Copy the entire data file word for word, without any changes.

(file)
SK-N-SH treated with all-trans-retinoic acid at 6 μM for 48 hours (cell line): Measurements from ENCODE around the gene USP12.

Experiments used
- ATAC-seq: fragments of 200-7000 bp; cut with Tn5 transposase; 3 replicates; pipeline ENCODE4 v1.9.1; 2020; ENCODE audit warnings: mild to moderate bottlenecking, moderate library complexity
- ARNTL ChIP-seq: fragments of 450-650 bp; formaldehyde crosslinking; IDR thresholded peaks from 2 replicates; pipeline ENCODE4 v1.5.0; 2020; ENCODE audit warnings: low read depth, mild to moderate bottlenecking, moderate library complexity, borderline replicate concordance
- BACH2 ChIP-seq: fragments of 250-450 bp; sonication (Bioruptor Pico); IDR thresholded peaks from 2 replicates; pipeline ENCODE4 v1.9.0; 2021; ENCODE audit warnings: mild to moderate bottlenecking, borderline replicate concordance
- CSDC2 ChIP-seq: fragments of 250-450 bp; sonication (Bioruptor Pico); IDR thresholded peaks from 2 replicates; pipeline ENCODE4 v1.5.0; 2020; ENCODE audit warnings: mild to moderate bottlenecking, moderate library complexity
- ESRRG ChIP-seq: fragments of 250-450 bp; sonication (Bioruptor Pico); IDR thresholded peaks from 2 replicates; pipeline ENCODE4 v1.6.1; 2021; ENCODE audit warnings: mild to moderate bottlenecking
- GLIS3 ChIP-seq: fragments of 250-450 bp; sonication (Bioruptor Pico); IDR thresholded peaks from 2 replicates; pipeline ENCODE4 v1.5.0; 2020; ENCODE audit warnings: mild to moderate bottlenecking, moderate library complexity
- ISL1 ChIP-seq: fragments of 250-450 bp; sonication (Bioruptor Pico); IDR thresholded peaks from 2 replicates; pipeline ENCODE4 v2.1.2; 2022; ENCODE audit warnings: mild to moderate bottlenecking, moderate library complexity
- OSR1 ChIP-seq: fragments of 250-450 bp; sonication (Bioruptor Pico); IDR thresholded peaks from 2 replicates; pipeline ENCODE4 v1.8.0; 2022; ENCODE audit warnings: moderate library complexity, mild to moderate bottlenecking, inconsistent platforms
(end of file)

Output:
SK-N-SH treated with all-trans-retinoic acid at 6 μM for 48 hours (cell line): Measurements from ENCODE around the gene USP12.

Experiments used
- ATAC-seq: fragments of 200-7000 bp; cut with Tn5 transposase; 3 replicates; pipeline ENCODE4 v1.9.1; 2020; ENCODE audit warnings: mild to moderate bottlenecking, moderate library complexity
- ARNTL ChIP-seq: fragments of 450-650 bp; formaldehyde crosslinking; IDR thresholded peaks from 2 replicates; pipeline ENCODE4 v1.5.0; 2020; ENCODE audit warnings: low read depth, mild to moderate bottlenecking, moderate library complexity, borderline replicate concordance
- BACH2 ChIP-seq: fragments of 250-450 bp; sonication (Bioruptor Pico); IDR thresholded peaks from 2 replicates; pipeline ENCODE4 v1.9.0; 2021; ENCODE audit warnings: mild to moderate bottlenecking, borderline replicate concordance
- CSDC2 ChIP-seq: fragments of 250-450 bp; sonication (Bioruptor Pico); IDR thresholded peaks from 2 replicates; pipeline ENCODE4 v1.5.0; 2020; ENCODE audit warnings: mild to moderate bottlenecking, moderate library complexity
- ESRRG ChIP-seq: fragments of 250-450 bp; sonication (Bioruptor Pico); IDR thresholded peaks from 2 replicates; pipeline ENCODE4 v1.6.1; 2021; ENCODE audit warnings: mild to moderate bottlenecking
- GLIS3 ChIP-seq: fragments of 250-450 bp; sonication (Bioruptor Pico); IDR thresholded peaks from 2 replicates; pipeline ENCODE4 v1.5.0; 2020; ENCODE audit warnings: mild to moderate bottlenecking, moderate library complexity
- ISL1 ChIP-seq: fragments of 250-450 bp; sonication (Bioruptor Pico); IDR thresholded peaks from 2 replicates; pipeline ENCODE4 v2.1.2; 2022; ENCODE audit warnings: mild to moderate bottlenecking, moderate library complexity
- OSR1 ChIP-seq: fragments of 250-450 bp; sonication (Bioruptor Pico); IDR thresholded peaks from 2 replicates; pipeline ENCODE4 v1.8.0; 2022; ENCODE audit warnings: moderate library complexity, mild to moderate bottlenecking, inconsistent platforms